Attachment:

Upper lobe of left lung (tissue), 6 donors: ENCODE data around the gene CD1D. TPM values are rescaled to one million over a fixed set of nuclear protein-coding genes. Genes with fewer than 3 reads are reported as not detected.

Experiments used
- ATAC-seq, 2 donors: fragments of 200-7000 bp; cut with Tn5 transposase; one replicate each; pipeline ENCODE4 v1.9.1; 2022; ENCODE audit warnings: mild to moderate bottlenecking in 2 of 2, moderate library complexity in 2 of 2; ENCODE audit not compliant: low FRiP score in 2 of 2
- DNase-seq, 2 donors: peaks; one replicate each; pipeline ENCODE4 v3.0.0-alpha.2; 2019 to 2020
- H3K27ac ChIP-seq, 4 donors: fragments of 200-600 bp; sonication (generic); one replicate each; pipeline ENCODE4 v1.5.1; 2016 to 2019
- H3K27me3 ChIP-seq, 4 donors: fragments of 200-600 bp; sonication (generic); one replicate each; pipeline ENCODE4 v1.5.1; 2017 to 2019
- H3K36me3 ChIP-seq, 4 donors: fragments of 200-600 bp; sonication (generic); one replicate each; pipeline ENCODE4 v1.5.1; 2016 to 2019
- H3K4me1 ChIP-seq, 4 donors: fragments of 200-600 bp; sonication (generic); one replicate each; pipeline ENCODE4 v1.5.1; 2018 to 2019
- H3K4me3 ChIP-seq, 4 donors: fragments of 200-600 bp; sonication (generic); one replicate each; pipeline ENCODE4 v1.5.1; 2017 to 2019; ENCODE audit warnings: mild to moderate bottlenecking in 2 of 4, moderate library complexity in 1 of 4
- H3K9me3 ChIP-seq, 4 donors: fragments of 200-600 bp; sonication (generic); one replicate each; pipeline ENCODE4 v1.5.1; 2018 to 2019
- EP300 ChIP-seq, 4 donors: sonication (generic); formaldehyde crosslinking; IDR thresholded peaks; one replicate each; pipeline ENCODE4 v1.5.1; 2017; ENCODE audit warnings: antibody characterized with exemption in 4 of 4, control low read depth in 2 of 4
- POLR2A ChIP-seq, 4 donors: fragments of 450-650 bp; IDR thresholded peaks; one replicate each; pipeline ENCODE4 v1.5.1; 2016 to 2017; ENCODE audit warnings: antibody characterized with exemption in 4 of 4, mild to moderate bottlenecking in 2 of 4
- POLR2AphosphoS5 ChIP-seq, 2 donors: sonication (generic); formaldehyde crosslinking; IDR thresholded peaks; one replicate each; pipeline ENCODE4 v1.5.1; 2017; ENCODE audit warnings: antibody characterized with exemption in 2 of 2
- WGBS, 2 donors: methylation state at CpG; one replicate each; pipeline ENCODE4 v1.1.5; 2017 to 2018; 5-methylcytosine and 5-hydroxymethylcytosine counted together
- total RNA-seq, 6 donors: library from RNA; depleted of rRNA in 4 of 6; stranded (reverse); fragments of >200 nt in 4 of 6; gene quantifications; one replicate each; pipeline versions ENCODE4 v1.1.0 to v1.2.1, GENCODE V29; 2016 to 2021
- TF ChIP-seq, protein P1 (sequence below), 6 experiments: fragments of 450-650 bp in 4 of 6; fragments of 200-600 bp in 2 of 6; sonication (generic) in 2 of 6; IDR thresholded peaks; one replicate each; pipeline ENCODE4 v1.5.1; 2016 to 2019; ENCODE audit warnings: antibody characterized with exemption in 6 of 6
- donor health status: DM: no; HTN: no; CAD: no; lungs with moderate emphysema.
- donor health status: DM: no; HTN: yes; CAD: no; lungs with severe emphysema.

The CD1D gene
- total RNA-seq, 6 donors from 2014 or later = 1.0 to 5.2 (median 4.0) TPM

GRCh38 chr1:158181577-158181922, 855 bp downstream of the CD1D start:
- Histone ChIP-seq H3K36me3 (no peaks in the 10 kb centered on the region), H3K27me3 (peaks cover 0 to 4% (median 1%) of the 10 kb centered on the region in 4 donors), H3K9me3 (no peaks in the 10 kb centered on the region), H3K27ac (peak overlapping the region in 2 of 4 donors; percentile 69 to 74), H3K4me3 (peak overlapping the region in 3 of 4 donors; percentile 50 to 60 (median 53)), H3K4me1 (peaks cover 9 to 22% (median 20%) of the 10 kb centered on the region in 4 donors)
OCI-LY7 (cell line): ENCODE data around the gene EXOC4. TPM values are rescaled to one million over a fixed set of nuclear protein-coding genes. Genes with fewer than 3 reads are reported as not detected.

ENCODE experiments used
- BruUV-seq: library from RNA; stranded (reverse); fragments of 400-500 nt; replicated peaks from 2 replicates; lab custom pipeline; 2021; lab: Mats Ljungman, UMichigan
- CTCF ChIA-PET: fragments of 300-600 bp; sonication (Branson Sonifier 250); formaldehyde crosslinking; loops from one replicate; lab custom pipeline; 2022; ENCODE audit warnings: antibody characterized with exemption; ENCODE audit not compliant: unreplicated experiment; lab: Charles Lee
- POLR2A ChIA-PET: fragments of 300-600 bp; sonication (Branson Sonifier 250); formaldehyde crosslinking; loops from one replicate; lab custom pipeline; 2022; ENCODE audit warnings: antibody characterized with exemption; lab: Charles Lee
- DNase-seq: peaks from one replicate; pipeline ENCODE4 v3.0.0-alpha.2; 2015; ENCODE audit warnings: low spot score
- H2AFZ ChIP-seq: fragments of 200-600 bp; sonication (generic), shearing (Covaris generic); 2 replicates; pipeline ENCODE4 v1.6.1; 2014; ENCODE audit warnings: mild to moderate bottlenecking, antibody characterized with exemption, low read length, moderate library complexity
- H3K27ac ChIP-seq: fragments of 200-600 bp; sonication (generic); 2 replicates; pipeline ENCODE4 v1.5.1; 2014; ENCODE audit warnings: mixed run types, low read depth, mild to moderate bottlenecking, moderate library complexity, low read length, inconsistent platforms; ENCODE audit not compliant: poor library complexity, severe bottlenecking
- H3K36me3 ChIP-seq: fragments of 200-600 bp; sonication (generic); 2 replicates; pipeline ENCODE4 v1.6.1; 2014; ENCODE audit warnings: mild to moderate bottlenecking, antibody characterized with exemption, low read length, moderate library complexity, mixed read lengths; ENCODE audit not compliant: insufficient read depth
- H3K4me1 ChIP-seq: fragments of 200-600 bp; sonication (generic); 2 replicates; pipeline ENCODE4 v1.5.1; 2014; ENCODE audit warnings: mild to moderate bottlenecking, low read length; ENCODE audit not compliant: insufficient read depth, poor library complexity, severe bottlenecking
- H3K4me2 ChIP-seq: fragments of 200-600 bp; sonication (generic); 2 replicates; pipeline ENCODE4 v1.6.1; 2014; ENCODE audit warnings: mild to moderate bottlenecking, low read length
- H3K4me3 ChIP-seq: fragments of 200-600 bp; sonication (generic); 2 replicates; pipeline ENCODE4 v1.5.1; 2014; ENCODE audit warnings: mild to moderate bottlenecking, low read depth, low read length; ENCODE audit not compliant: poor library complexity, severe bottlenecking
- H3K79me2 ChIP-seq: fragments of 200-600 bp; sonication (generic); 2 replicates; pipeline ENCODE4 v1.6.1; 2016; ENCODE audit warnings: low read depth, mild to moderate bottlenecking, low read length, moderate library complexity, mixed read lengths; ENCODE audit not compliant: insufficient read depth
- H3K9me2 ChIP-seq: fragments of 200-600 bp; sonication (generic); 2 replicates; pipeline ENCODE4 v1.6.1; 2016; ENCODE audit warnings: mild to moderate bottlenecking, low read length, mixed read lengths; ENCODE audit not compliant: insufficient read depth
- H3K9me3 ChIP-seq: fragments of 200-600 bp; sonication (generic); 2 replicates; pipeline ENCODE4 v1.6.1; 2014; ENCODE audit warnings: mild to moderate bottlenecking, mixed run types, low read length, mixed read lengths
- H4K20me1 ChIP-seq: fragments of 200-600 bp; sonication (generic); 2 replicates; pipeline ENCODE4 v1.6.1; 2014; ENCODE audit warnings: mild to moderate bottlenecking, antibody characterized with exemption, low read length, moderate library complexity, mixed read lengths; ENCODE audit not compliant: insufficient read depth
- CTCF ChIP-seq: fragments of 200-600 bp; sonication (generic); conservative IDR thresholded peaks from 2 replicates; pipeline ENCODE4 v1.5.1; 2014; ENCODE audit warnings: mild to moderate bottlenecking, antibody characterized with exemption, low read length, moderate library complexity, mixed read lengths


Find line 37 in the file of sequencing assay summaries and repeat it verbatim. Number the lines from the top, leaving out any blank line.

- H3K9me3 ChIP-seq: fragments of 200-600 bp; sonication (generic); 2 replicates; pipeline ENCODE4 v1.6.1; 2014; ENCODE audit warnings: mild to moderate bottlenecking, mixed run types, low read length, mixed read lengths